The Story of my Life
Louise Virginia (Weir) Frasier

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Chapter VII


My first memories are pretty sketchy.  I remember having a temper tantrum and falling backwards off the bench at the dining table.  Papa picked me up.  Did he spank me?  The next morning a big red apple was on the window sill next to my bed.  Did Ruth put it there?  I’m almost sure that the whole thing had something the do with Ruth.  Did it?

I remember that we picked lilies with bees in them off a bush and put them in the mail box.  We pinched the ends together so the bees couldn’t get out before we put them in the mail box.  Who did that?  I helped.  Did we get spanked?

We were supposed to stay away from the cotton gin, but I remember that once we were there.  We climbed up on someone’s wagon load of cotton.  While they were running the suction, Comer or Buford (or both) put another boy’s straw hat up the suction.  The gin ruined the hat.  And once we were under the platform at the back and found some change (money).

We also used to hang around the syrup mill even though we were not supposed to.  We’d eat the second skimmings although they were still pretty rank.  Then we’d have to practically live in the out-house!

The syrup cane grown on Sand Mountain makes the best syrup in the Southern United States.  There’s no other like it!  When the cane got ripe the heads would turn brown.  Then the fodder (leaves) was stripped and the seed heads cut off.  The cane was cut and loaded onto the wagon.  It was best to keep the stalks straight.

At the syrup mill they had presses, generally one but sometimes more depending on the size of the operation.  They had mules (mostly slow lazy mules) which were hitched to the drive shaft.  The cane was fed into the press by hand and then the mules went round and round like a tread mill.

The press pressed the juice into great copper pails.  The cooking pans were also copper.  The pans were laid over a long furnace or barbecue pit fired with wood.  The pails were dumped into the first pan.  When the pan got full, the furnace was fired.  This was never at high heat.  Everything was slow and easy.  If it got too hot, it would ruin it—make it turn to sugar too soon.

After the sap came to a rolling boil, the skimmers went to work.  Skimmers were men with long handled screen dippers.  The sap was stirred and all the green skimmings were taken off.  These skimmings were put into a deep hole in the ground at once for they would make anybody or anything deathly sick if they ate them.

The sap was boiled and skimmed three times.  The last two skimmings could be eaten and we kids ate them, although our parents told us not to.  From the third pan, the syrup was run into gallon buckets.  That is Sand Mountain Alabama Syrup.  Nothing like it anywhere!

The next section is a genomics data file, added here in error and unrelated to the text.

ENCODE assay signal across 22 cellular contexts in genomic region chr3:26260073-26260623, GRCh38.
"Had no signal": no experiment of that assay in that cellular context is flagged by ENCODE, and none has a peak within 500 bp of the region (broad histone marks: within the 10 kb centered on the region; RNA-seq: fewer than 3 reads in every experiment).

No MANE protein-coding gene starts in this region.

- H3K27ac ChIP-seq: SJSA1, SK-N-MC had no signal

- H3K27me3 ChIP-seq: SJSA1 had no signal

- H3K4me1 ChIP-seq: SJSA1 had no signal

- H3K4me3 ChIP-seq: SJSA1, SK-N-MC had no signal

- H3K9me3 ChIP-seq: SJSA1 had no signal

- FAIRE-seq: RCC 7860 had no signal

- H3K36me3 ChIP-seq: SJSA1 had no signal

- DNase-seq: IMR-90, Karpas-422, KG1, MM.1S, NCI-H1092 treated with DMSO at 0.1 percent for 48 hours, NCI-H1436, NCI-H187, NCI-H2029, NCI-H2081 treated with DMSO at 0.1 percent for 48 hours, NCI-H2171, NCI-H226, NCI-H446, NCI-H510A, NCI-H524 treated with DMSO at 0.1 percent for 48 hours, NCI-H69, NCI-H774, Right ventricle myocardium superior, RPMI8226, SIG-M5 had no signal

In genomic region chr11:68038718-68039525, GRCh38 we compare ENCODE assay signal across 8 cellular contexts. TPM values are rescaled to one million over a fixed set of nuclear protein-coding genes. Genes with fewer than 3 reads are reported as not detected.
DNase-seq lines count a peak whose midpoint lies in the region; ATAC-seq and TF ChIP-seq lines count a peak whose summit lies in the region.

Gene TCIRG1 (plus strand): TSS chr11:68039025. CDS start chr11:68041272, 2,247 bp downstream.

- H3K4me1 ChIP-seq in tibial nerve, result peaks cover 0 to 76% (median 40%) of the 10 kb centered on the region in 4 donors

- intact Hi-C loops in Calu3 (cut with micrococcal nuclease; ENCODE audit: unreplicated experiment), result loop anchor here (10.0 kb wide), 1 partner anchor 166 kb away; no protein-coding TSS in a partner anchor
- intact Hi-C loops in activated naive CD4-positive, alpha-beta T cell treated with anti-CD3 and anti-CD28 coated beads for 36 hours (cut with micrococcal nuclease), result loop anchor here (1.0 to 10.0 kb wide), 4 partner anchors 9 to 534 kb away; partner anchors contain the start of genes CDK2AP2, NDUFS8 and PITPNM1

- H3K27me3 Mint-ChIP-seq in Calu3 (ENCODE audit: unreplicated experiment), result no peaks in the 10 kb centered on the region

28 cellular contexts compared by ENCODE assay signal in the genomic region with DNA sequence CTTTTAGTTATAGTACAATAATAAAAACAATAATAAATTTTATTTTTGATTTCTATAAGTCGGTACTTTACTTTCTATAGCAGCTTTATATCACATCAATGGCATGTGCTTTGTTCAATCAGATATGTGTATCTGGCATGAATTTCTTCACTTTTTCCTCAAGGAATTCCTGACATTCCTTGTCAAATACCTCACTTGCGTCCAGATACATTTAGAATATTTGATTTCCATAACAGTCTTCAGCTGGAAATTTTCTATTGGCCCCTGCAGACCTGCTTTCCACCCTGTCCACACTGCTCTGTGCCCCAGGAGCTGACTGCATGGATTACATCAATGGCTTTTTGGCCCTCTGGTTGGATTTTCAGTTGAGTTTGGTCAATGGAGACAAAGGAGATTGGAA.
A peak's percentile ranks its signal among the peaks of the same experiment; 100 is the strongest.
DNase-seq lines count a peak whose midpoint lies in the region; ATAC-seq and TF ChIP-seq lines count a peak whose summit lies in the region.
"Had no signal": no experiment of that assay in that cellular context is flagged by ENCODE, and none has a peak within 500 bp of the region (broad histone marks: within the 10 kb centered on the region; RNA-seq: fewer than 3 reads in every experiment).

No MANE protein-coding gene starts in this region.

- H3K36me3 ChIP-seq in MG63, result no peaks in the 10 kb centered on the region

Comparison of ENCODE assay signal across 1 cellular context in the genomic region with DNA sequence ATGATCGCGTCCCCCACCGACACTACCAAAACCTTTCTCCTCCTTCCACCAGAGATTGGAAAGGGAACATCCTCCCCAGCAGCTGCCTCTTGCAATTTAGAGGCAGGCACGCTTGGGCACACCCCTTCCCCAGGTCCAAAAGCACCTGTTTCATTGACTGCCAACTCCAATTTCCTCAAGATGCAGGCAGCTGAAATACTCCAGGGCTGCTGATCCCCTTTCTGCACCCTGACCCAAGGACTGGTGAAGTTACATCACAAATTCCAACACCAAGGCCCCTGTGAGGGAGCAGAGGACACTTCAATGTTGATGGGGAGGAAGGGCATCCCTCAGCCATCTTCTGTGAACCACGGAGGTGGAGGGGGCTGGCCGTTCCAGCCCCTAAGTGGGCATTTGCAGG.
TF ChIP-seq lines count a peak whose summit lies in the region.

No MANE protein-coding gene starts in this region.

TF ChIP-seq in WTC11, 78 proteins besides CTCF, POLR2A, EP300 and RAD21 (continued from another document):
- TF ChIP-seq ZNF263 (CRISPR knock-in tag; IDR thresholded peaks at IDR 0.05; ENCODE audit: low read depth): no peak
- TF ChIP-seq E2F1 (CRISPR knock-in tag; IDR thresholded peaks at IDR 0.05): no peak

“The Cotton Gin"


 Aunt Mary Watson, Papa Willie Weir, Mama Ida  Weir, Aunt Lula Wells
Lillian, and Huey Wells



They still make syrup on Sand Mountain but of-course now everything is run by machinery and someone said that they add cane sugar to it.  But it is still good.  That’s the last thing that my mother ate before she died.  She had been sick such a long time.  But the morning before she went to the hospital the last time, she said that she would like some home made biscuits, butter and syrup.  Dora made the biscuits and Mama ate two.  She went back to the hospital that day and never ate another bite.

I remember that I ran away from home one day.  I went to the house next door and wouldn’t go home.  But the man put me in a gunny sack and carried me home.

I didn’t like my grandma Weir very much but she gave me some good advice which I’ve never forgotten.  Grandma Weir died in 1931. 

Grandma Weir told me that unless something was completely broken, don’t fix it.  Always put your coffee grounds down the kitchen sink and you’ll never have a clogged drain.  When you go to the apple barrel or potato bin always pick out the biggest, smoothest, soundest ones you can find.  That way you’ll get to eat some nice ones, but if you try to use the culls first you’ll never get to eat a good one for the best ones will be bad by the time you get to them.  And she told me “Not only do you reap what you sow, but you sow what you reap.”  At first glance it seems the same but it’s different if you really think about it.  I’ve always taken her advice about the coffee grounds and never had a clogged drain.  And I have always picked the best potatoes or fruit first.

I remember that Grandma Weir still lived almost in front of us across the road.  She had a barrel of sour kraut in her basement.  Uncle Willie Wells lived in the next house down on the same side of the road.  Their house was nicer and had a nice well house and a room for Low in the well house.  They had a mulberry tree and Grandma yelled at us for eating mulberries.  She said that they were filthy and were full of worms.

And I remember that Mary Will and I took piano lessons and practiced on an organ.  The organ that we practiced on was in the parlor where the shades were down and big old pictures of our dead grand-parents were on the wall.  If I’d had any talent, practicing in a dark room with ghosts watching from the walls would have scared it out of me!